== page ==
I have pointed out that Wisconsin is not the only state to see their pension/healthcare benefits become unsustainable. The same thing is happening all over the country, especially here in Delaware. Local union leaders and public employees have called me crazy, they've attacked me, they've insisted I was lying, that public employees are not paid as well as private sector workers and that they simply planned better than the rest of us. They have defended collective bargaining as "a human right" (we'll get to that later). Today, the New York Times did a story and released a study that shows that in fact, as a whole, public sector employees are better paid than private sector workers. They do downplay the numbers as you would expect a left wing "news" outlet to do but the facts are even undeniable for them. They point out that state and local government salaries w/benefits nationwide average $70,000 while private sector workers average just $61,000 and that gap isn't shrinking, it's growing. The NYT tempers this analysis by pointing out a discrepency in the TYPE of worker (blue collar vs. white collar) but what they don't point out is that the private sector salary includes the $58 million per year CEO and the $13 per hour retail salesperson. The next stat is stunning, public sector workers put in FAR fewer hours per week than private workers and they cost 70% MORE than private sector workers. While the NYT makes an argument defending public workers for having higher degrees (doesn't seem to help with the way our government runs), it fails to point out that their study includes young workers in the private sector who are either in college and working full-time or simply haven't gone to school. In addition, the Times breaks down individual sectors (a favorite of union leaders since salaries fluctuate based on occupation type) and finds descrepencies among service jobs (which they explain away with the caveat that it includes Police, Fire and Rescue workers) and clerical jobs (where they point out a slightly less obvious gap). The average private sector clerical worker costs their employer about $24 per hour while public sector clerical workers average about $29 per hour. The picture on the left details the unfunded retiree healthcare liabilities (not pensions, wages or active worker healthcare costs) for the U.S. as a whole. What about Delaware? Our retiree healthcare costs (not pensions) are only 1.45% funded. That's right folks, as of 2008, the Pew Research Center found that Delaware owed 5.4 BILLION in retiree healthcare and more than $100 million in pension benefits (to give an idea of the current levels, TODAY our pensions are underfunded by $700 million).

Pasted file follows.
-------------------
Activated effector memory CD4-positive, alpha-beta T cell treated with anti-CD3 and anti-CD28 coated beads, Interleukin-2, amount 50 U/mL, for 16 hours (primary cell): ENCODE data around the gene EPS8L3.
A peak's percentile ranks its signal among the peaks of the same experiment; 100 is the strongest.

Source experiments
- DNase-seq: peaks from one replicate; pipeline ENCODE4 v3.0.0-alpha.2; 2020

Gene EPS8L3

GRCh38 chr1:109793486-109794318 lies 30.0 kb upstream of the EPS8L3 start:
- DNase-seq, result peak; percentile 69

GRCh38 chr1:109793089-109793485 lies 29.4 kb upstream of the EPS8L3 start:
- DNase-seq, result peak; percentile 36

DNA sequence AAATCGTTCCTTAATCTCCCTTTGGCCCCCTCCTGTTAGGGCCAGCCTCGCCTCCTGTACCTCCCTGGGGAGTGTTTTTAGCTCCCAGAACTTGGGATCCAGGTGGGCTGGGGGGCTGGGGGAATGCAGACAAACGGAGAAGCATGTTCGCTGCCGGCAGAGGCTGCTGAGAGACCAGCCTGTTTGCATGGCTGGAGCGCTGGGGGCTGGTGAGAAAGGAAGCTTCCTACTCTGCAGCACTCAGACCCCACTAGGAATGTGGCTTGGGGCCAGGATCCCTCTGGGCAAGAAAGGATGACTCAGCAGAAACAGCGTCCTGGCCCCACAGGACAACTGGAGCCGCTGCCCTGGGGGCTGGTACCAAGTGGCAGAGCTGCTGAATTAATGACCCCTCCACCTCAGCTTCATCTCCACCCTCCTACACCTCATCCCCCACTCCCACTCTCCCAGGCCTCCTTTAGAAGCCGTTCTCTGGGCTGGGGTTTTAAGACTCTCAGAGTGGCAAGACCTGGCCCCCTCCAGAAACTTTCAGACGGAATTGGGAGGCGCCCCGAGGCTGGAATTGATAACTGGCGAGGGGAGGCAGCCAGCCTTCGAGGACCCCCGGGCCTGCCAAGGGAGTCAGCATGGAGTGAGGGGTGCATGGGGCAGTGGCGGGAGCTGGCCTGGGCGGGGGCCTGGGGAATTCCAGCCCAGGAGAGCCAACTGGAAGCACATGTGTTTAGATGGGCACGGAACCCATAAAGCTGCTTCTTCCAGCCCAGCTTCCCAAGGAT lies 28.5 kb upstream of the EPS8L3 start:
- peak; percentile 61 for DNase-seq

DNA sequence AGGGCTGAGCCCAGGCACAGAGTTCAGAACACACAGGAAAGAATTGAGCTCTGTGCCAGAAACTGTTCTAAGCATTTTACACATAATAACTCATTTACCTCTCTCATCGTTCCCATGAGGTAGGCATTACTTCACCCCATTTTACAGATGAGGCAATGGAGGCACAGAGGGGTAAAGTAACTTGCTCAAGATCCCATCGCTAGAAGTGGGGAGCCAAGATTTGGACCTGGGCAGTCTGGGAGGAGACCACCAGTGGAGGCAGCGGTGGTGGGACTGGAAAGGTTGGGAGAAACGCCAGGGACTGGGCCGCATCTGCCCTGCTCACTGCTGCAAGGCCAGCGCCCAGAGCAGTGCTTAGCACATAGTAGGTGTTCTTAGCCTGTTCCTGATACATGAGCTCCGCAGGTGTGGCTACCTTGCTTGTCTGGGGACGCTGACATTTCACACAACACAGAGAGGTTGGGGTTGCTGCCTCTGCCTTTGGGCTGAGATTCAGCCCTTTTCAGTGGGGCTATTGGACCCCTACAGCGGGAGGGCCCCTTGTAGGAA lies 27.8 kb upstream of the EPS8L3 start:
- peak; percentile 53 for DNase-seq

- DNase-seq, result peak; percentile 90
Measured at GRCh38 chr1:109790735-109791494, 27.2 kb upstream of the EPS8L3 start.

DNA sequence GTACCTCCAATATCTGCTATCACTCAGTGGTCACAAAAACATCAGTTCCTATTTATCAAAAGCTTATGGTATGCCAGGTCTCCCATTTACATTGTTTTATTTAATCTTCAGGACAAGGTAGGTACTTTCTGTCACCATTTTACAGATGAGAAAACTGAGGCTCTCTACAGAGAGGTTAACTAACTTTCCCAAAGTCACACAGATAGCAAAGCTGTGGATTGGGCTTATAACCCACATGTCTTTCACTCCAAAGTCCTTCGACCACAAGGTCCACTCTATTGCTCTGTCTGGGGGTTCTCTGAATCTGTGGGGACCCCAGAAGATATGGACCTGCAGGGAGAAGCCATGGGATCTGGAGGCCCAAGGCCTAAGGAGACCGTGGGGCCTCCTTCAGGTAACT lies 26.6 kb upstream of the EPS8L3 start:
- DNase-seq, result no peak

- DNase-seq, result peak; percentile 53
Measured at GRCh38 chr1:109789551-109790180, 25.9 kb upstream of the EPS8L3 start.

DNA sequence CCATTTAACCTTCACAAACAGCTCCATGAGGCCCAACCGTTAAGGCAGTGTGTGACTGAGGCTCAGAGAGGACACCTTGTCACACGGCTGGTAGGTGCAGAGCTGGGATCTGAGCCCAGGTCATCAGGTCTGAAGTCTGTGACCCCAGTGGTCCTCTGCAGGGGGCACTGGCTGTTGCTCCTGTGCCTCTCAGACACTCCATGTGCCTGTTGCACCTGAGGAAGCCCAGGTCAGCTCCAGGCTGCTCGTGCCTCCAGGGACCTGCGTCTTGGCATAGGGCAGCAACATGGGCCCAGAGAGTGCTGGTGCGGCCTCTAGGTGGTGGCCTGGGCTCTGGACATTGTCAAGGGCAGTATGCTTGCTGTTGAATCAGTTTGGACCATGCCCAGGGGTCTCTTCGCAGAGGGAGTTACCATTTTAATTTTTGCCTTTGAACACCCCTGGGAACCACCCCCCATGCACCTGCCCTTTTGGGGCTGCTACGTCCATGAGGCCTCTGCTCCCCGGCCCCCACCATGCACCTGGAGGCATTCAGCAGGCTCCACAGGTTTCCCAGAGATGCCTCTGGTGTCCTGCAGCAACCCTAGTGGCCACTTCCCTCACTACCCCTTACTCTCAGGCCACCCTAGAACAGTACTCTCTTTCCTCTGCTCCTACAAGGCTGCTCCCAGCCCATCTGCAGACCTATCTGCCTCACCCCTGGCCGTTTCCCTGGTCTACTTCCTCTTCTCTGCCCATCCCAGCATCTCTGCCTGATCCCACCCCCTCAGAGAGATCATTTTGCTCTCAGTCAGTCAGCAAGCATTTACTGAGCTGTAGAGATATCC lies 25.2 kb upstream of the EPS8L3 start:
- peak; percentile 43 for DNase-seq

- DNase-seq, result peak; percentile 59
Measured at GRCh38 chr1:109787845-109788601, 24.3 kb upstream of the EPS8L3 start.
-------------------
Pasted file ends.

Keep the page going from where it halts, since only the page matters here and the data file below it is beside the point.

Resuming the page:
Continue reading on Examiner.com: New York Times Proves That Public Sector is Paid More Than Private Sector - Wilmington Education |